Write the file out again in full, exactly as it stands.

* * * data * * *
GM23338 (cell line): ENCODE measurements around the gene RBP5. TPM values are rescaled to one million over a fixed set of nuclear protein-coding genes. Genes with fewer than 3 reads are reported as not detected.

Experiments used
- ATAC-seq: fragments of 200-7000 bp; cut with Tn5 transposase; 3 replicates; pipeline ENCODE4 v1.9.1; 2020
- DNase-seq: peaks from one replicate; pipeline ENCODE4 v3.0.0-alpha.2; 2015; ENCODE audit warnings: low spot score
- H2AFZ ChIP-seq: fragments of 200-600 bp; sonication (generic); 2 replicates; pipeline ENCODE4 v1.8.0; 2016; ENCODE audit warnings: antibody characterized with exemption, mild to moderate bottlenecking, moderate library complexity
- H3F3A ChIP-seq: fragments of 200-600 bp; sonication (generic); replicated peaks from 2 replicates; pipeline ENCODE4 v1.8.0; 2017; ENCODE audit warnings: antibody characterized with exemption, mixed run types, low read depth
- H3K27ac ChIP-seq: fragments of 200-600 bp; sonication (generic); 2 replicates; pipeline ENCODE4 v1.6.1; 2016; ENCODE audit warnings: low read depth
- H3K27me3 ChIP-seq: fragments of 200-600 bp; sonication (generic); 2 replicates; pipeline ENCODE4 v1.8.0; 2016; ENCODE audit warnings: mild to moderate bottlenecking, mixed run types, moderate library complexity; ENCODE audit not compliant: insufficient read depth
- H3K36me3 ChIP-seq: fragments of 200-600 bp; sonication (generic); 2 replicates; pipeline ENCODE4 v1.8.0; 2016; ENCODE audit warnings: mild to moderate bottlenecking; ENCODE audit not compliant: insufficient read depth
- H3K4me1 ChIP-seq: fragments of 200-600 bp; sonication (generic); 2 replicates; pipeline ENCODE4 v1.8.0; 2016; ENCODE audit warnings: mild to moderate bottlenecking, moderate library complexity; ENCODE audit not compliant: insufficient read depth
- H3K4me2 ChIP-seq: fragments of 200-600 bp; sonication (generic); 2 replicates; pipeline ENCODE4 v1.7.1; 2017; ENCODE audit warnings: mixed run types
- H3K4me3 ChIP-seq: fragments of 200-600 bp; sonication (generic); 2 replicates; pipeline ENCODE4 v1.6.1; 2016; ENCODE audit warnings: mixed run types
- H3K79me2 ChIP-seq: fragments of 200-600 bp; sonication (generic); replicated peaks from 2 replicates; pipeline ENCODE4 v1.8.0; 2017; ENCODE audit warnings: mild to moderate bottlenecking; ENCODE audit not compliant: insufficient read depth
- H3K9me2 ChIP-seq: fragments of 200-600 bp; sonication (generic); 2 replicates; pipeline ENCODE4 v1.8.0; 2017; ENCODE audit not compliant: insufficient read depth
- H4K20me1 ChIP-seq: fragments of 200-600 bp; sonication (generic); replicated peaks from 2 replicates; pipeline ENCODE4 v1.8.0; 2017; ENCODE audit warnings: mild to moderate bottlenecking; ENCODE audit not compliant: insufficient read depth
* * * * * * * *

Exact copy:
GM23338 (cell line): ENCODE measurements around the gene RBP5. TPM values are rescaled to one million over a fixed set of nuclear protein-coding genes. Genes with fewer than 3 reads are reported as not detected.

Experiments used
- ATAC-seq: fragments of 200-7000 bp; cut with Tn5 transposase; 3 replicates; pipeline ENCODE4 v1.9.1; 2020
- DNase-seq: peaks from one replicate; pipeline ENCODE4 v3.0.0-alpha.2; 2015; ENCODE audit warnings: low spot score
- H2AFZ ChIP-seq: fragments of 200-600 bp; sonication (generic); 2 replicates; pipeline ENCODE4 v1.8.0; 2016; ENCODE audit warnings: antibody characterized with exemption, mild to moderate bottlenecking, moderate library complexity
- H3F3A ChIP-seq: fragments of 200-600 bp; sonication (generic); replicated peaks from 2 replicates; pipeline ENCODE4 v1.8.0; 2017; ENCODE audit warnings: antibody characterized with exemption, mixed run types, low read depth
- H3K27ac ChIP-seq: fragments of 200-600 bp; sonication (generic); 2 replicates; pipeline ENCODE4 v1.6.1; 2016; ENCODE audit warnings: low read depth
- H3K27me3 ChIP-seq: fragments of 200-600 bp; sonication (generic); 2 replicates; pipeline ENCODE4 v1.8.0; 2016; ENCODE audit warnings: mild to moderate bottlenecking, mixed run types, moderate library complexity; ENCODE audit not compliant: insufficient read depth
- H3K36me3 ChIP-seq: fragments of 200-600 bp; sonication (generic); 2 replicates; pipeline ENCODE4 v1.8.0; 2016; ENCODE audit warnings: mild to moderate bottlenecking; ENCODE audit not compliant: insufficient read depth
- H3K4me1 ChIP-seq: fragments of 200-600 bp; sonication (generic); 2 replicates; pipeline ENCODE4 v1.8.0; 2016; ENCODE audit warnings: mild to moderate bottlenecking, moderate library complexity; ENCODE audit not compliant: insufficient read depth
- H3K4me2 ChIP-seq: fragments of 200-600 bp; sonication (generic); 2 replicates; pipeline ENCODE4 v1.7.1; 2017; ENCODE audit warnings: mixed run types
- H3K4me3 ChIP-seq: fragments of 200-600 bp; sonication (generic); 2 replicates; pipeline ENCODE4 v1.6.1; 2016; ENCODE audit warnings: mixed run types
- H3K79me2 ChIP-seq: fragments of 200-600 bp; sonication (generic); replicated peaks from 2 replicates; pipeline ENCODE4 v1.8.0; 2017; ENCODE audit warnings: mild to moderate bottlenecking; ENCODE audit not compliant: insufficient read depth
- H3K9me2 ChIP-seq: fragments of 200-600 bp; sonication (generic); 2 replicates; pipeline ENCODE4 v1.8.0; 2017; ENCODE audit not compliant: insufficient read depth
- H4K20me1 ChIP-seq: fragments of 200-600 bp; sonication (generic); replicated peaks from 2 replicates; pipeline ENCODE4 v1.8.0; 2017; ENCODE audit warnings: mild to moderate bottlenecking; ENCODE audit not compliant: insufficient read depth